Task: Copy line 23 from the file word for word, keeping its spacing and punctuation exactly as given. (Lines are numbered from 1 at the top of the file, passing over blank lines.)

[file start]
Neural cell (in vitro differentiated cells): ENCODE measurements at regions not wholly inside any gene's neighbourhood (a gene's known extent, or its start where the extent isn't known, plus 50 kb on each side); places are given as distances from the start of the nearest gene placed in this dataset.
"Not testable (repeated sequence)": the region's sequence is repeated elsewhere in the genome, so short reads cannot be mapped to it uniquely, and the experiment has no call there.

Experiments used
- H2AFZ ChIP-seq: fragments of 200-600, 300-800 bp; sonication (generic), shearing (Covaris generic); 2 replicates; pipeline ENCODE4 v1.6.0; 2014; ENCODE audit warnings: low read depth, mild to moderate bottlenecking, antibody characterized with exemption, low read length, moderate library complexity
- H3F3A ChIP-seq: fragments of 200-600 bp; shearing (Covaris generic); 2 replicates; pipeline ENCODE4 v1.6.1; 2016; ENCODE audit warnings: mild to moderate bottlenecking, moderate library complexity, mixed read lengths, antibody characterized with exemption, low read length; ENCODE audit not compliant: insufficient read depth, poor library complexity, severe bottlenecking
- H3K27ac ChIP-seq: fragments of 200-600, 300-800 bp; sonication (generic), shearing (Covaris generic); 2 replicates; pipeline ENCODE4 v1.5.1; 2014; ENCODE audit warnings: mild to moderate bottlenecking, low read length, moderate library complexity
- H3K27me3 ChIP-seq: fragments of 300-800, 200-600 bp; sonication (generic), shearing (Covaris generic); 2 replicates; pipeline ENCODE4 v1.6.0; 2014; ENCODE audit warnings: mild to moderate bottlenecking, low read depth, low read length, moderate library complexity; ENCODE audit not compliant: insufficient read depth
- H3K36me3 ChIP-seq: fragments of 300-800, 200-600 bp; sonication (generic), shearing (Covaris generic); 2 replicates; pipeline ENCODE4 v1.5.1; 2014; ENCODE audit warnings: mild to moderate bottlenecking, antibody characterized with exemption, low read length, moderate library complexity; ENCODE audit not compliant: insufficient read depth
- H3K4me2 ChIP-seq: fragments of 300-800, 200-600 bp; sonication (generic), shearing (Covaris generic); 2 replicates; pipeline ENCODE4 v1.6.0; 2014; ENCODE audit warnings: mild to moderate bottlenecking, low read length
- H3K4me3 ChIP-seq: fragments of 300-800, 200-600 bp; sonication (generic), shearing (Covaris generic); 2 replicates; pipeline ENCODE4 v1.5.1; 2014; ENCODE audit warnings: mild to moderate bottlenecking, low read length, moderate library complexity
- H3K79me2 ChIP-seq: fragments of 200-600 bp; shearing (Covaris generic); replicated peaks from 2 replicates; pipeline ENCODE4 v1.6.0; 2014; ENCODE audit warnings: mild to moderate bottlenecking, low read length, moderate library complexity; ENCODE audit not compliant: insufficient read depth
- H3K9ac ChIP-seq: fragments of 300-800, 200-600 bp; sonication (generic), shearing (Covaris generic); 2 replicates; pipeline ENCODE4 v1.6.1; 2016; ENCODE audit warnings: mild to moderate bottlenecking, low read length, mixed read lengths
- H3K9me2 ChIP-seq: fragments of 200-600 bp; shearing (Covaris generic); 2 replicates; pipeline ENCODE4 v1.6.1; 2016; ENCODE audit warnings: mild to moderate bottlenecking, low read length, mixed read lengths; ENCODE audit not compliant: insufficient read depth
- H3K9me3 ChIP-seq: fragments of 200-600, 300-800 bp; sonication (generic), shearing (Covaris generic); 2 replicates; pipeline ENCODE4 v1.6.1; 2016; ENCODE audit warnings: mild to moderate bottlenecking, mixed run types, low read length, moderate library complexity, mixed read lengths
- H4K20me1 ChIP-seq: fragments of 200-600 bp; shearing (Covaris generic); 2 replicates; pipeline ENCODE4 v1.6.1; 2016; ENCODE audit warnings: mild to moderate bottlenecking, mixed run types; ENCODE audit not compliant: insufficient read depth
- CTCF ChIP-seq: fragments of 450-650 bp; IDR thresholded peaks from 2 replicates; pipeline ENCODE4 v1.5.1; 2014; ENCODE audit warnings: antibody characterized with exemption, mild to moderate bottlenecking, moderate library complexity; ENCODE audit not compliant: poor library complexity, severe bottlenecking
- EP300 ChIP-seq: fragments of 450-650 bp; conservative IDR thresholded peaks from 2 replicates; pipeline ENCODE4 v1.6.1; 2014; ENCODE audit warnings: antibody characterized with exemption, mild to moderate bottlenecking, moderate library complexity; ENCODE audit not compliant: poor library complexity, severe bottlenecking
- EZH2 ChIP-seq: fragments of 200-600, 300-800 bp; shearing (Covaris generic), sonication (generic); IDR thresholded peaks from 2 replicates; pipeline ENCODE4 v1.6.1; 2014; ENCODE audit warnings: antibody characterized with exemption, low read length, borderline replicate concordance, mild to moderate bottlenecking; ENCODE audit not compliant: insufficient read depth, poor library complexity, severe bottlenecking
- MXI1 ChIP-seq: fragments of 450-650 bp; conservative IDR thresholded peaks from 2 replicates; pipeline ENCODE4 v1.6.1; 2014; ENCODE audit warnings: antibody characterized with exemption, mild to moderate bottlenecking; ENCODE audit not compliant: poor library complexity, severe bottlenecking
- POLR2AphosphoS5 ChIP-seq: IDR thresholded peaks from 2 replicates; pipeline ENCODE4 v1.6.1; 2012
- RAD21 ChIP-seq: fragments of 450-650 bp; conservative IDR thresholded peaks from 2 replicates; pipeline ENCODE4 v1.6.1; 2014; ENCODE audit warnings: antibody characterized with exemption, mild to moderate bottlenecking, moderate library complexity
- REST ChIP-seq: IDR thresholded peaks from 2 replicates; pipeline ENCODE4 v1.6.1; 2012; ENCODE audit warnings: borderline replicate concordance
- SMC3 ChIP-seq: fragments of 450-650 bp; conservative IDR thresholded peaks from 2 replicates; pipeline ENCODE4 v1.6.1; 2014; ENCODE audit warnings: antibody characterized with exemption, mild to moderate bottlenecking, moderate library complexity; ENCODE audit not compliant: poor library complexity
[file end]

- SMC3 ChIP-seq: fragments of 450-650 bp; conservative IDR thresholded peaks from 2 replicates; pipeline ENCODE4 v1.6.1; 2014; ENCODE audit warnings: antibody characterized with exemption, mild to moderate bottlenecking, moderate library complexity; ENCODE audit not compliant: poor library complexity